The solution to moving forward over the next twenty years is not a new revolutionary process, but is our current process with a new perspective.  Our current operation needs to be refined to create greater efficiencies and cost savings.  There is no new technology on the solid waste horizon that is both feasible and proven.  Furthermore, the challenges grow every year.  We face increasing costs in operation from skyrocketing fuel costs to more aggressive regulation from the State.  However, we must still provide excellent customer service and value to our rate payers and the Citizens of Henderson County.  The two aspects of our Solid Waste efforts that provide the most potential are the County’s private haulers and recycling. 


Henderson County Solid Waste is an enterprise fund separate from the general fund and property taxes.  The Solid Waste Capital Improvement Plan developed this year indicates that is possible to continue into the future as a self-supported County function.  This is not the case for many solid waste operations and the significant difference between Henderson County and the others is our partnership with the existing network of private haulers.  The County’s solid waste collection is done largely by private enterprise available to residents as an alternative to transporting their waste to the County facility.  Collection of solid waste is expensive and private enterprise and the laws of supply and demand are a potential way to control costs.  We need to continue this partnership and help the collection network when possible. 


In addition to the private haulers, the most potential for overcoming increasing cost and achieving compliance is recycling. Recycling is no longer just an environmental stewardship opportunity, it is a process that removes material from our waste stream, reduces disposal costs and generates revenue.  While the recycling markets fluctuate, there is notable indication recycling will continue to provide an effective means of reducing disposal costs and generating revenue.  The recycling markets and number of end uses for recycled products disposal have grown into a strong industry.  Furthermore, effective recycling efforts are continuing to be a necessary tool in maintaining compliance with current and new State regulations.


After lengthy discussion by the Board, Commissioner McGrady made the motion that the Board of Commissioners approves the 2008 Twenty Year Vision for Solid Waste.  All voted in favor and the motion carried. 



County Attorney Russ Burrell stated tv he County has received an offer from Boyd Hyder to purchase the former Department of Public Health building, located on Spartanburg Highway.  The offer is for $1,070,000.00.


The appraised value as of 27 December 2006 for the property was $1,457,000.00 (a copy was provided to the Board).  The tax value assessed for the two parcels involved are $1,284,100.00 (parcel 9904885), which includes the main building) and $521,600.00 (parcel 9904886, including parking lot and other area), for a total of $1,805,700.00.


If the Board chooses to accept this offer, the process is as follows:


1)               Offer made, and prospective purchaser deposits 5% of the offer price with the County.  (This has been done).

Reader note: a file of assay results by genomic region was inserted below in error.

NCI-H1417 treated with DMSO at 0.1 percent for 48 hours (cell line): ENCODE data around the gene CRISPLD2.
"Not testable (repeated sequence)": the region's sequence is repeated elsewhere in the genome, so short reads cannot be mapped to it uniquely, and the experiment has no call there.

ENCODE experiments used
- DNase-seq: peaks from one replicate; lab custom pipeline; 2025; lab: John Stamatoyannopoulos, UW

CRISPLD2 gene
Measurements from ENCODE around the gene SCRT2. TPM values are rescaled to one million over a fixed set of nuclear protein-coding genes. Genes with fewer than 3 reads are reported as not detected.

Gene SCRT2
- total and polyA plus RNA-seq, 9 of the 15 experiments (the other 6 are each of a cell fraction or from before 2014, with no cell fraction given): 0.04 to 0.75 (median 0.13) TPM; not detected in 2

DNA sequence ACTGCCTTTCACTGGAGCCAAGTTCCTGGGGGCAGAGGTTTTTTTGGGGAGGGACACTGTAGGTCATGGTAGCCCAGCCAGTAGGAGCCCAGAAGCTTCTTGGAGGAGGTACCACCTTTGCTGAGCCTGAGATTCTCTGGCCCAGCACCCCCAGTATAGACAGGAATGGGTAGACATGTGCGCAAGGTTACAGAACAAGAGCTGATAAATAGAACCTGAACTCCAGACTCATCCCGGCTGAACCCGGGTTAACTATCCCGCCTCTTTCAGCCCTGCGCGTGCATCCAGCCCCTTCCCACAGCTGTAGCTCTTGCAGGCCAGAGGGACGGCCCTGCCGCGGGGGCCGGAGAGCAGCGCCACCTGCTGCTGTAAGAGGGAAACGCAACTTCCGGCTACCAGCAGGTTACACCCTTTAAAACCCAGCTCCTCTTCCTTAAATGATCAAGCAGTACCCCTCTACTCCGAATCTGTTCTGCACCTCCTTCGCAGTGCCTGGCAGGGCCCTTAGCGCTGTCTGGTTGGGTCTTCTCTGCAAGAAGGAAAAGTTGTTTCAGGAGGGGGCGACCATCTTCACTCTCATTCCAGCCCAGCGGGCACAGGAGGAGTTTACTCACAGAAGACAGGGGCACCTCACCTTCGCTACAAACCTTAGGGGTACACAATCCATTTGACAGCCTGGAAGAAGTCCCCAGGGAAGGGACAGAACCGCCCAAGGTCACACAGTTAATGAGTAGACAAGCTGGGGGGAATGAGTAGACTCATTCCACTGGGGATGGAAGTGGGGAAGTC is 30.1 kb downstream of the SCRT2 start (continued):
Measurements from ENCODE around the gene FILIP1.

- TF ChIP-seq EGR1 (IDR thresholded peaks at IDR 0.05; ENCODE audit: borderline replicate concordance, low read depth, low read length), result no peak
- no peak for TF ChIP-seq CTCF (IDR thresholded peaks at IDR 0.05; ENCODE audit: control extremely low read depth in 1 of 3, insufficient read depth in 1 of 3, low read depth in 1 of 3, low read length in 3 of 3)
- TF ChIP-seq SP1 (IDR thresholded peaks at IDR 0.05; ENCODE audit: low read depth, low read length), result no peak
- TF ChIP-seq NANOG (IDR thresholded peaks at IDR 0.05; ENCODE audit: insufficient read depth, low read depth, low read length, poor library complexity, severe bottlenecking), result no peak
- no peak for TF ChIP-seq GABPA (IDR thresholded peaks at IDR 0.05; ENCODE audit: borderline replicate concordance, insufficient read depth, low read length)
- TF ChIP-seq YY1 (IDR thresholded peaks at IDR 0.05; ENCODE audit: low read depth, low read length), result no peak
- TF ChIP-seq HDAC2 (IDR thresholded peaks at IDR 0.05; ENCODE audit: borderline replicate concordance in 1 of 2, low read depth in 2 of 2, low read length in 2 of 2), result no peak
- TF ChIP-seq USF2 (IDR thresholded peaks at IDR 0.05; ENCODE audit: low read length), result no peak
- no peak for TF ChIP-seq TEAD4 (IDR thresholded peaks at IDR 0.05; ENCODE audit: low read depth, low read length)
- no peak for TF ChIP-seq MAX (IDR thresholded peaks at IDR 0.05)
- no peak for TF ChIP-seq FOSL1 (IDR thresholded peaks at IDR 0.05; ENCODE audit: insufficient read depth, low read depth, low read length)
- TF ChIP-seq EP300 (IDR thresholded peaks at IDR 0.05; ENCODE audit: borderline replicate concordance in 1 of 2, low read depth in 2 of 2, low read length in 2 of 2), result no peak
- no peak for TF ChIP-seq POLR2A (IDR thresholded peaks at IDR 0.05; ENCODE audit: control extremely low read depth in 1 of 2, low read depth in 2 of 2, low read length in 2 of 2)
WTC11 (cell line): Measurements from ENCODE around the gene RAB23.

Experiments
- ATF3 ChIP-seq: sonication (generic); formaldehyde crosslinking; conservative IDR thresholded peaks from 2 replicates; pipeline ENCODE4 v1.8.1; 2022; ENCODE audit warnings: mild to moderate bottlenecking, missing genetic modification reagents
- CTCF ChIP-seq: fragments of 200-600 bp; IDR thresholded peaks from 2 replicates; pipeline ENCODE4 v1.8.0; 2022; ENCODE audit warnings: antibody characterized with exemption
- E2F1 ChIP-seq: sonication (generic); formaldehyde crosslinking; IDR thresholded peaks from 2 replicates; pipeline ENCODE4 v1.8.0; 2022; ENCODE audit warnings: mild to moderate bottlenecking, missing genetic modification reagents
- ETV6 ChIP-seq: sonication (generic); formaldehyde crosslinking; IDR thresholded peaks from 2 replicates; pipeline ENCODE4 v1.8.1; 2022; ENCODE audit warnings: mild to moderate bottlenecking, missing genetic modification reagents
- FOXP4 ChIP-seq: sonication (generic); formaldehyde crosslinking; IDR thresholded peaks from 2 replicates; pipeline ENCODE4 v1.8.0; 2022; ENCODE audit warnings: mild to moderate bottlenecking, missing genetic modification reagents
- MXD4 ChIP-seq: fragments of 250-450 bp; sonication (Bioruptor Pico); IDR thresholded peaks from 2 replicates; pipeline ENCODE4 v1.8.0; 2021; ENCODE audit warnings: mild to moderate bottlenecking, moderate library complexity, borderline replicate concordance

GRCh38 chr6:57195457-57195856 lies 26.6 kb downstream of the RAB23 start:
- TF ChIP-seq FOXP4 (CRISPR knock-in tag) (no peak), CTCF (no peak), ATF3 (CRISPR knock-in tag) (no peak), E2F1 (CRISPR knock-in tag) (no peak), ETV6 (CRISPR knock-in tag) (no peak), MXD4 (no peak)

2)               The Board determines whether to give preliminary approval of the offer.  If so, then

3)               Notice of the offer, and of the right to make an upset bid is made in The Times-News.  If they wish to do so, any person or entity can make an “upset bid” (higher bid) on the property, which must be at least 10% of the first $1,000.00 and 5% of the remainder higher than the existing bid, and must make a deposit of 5% of the new bid.  The new bid must then be re-advertised for further upset bids.  At the expiration of the last (or only) upset bid period without further upset bids, the offer is then given

4)               Final consideration and decision by the Board of Commissioners.


The Board may at any time up until final approval reject any and all offers.


Commissioner Williams stated that staff had been directed to do a feasibility study to see how the building could be utilized for county use.  The results of the study have not been received in order to know what recommendations there might be.  He was not inclined to sell property below the appraised value as this is unfair to the Henderson County citizens.  Commissioner Williams made the motion that the Board decline the acceptance of this offer as made and wait before entertaining other offers until the results of the feasibility study are available.  After further discussion all voted in favor and the motion carried.


County Manager Steve Wyatt updated the Board in regards to the feasibility study stating that the County had contracted with the same company that did a similar study for the county previously on the old Tuxedo school.  We are probably within 2-3 weeks before having the preliminary report and at that time he would ask the company to come in and explain their findings.  One thing that was a specific request to the company was for them to look at the potentials for reuse for other Henderson County operations. 



Planning Director Anthony Starr stated the 2006 Community Development Block Grant (CDBG) Housing Development project will assist Henderson County Habitat for Humanity in increasing the amount of affordable housing available to county residents.  The CDBG funds will provide for 1,200 linear feet of water lines, road and drainage allowing for the construction of up to fourteen (14) homes.  As part of the procurement requirements associated with the grant, a request for Proposals (RFP) for Engineering Services was advertised.  After review of the engineering proposals received by the Project Scoring Committee, it was determined that the proposal submitted by William Lapsley & Associates, P.A. will most effectively meet the project requirements.  Lapsley & Associates received the highest ranking and appears to be the most qualified firm to complete the project.  Their strong reputation for quality work, extensive experience with civil engineering, CDBG grant projects, and familiarity with the project area stand out among the other firms.